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OKC Thunder: Kendrick Perkins and Dirk Nowitzki exchange 'pleasantries'

Teams' big men tangle early in the game, both assessed double technical fouls
BY JOHN ROHDE, Staff Writer, jrohde@opubco.com Published: May 1, 2012

A war of words escalated to a brief war on the floor between the Thunder and Dallas forward Dirk Nowitzki.

After Game 1 on Saturday night, Mavericks coach Rick Carlisle mentioned the physical play of opponents while defending Nowitzki.

On Sunday, Thunder coach Scott Brooks said complaining about the officiating is something Carlisle frequently has done. “Just go back to your quotes in 2011. He said the same thing then,” Brooks said of the Thunder's playoff series against Dallas last year.

Early Monday afternoon, Carlisle insisted he is not posturing for more calls from game officials.

Then with 5:04 left in the first quarter of Game 2 on Monday night at Chesapeake Energy Arena, there was an altercation between Nowitzki and Thunder center Kendrick Perkins following a 3-point basket by Kevin Durant.

Nowitzki and Perkins exchanged expletives while being separated by teammates.

Carlisle stormed onto the court, pointing and shouting at Perkins and the officiating crew. At one point, Perkins swatted Carlisle's hand away.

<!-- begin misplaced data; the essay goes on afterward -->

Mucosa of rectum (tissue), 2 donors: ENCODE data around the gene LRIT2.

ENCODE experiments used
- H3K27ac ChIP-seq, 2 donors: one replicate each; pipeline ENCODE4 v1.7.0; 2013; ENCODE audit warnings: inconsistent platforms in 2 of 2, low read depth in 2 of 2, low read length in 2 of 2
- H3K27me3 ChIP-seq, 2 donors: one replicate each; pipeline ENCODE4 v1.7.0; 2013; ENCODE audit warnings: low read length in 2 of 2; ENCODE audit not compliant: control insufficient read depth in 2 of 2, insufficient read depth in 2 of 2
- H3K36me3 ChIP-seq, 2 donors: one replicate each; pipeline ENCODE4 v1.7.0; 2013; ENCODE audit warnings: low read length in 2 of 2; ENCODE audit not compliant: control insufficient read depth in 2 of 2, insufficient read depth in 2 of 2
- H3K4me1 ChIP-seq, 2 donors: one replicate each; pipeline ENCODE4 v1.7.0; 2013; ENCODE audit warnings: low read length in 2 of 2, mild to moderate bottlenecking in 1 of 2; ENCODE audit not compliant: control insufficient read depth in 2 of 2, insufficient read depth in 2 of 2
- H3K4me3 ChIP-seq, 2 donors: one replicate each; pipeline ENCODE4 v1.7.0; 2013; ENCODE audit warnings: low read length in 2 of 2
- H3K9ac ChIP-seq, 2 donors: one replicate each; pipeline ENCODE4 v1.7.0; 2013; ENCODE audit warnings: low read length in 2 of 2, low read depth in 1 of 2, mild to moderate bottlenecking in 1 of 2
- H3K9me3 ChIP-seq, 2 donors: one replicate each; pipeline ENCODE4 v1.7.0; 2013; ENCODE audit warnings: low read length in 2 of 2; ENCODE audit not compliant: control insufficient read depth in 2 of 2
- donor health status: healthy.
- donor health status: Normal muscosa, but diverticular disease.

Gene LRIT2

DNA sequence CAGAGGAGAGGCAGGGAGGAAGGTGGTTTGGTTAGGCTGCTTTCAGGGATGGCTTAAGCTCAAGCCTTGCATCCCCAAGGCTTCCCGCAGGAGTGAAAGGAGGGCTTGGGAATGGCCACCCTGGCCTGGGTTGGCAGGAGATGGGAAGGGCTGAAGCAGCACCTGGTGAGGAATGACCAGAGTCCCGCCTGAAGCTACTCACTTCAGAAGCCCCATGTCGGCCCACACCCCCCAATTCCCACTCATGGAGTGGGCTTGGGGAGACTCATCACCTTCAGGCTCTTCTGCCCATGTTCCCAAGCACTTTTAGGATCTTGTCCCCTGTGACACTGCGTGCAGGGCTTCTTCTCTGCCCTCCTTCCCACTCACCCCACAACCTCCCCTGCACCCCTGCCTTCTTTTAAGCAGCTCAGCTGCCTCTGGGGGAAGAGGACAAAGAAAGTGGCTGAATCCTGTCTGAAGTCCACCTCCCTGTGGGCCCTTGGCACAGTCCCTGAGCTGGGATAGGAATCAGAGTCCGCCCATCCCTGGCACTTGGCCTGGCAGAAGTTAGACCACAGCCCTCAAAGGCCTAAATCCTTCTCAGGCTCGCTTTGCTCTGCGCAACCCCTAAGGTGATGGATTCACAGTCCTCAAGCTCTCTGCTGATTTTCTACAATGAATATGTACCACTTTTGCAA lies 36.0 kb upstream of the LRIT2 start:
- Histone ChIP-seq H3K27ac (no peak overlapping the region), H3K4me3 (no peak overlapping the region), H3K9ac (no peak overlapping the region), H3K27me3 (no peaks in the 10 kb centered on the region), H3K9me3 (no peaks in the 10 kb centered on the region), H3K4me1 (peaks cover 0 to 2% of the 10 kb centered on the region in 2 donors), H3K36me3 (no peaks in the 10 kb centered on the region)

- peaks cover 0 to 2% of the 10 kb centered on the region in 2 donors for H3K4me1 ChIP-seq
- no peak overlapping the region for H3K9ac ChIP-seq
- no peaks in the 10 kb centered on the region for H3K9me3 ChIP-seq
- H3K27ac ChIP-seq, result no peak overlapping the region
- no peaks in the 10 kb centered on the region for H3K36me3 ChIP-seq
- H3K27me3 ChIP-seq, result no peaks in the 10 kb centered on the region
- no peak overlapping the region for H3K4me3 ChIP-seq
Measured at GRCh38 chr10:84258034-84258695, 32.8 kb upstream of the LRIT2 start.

Perkins was assessed a loose-ball foul. Perkins and Nowitzki were given double-technicals for shoving each other.

The fuse actually was lit at the 6:11 mark when Nowitzki hit a 15-foot jumper while being inadvertently scratched on the forehead by Thunder forward Serge Ibaka. No foul was called.

On the way back down court, an irritated Nowitzki not-so-inadvertently gave Ibaka a forearm shiver in the back around midcourt. The shiver was missed by officials, but was noticed by just about everyone else.

Carlisle became noticeably more composed on the sideline thereafter and the Thunder wound up winning 102-99 to take a 2-0 series lead.

Following the Thunder's 99-98 victory in Game 1, Carlisle spoke of the Thunder's defensive approach against Nowitzki.

“They're going to grab and hold,” Carlisle said. “To me, a typical example is the play before the first half ends. He's getting grabbed and held, and they call a foul on Dirk because he's just reacting to all the contact. You know, that turns into a possession for them and they hit a 3. It's a big momentum play.

“I've seen this for four years. People grab and hold him all the time. I mean, all the time. He shows incredible restraint in those areas. Oklahoma City is being physical.”

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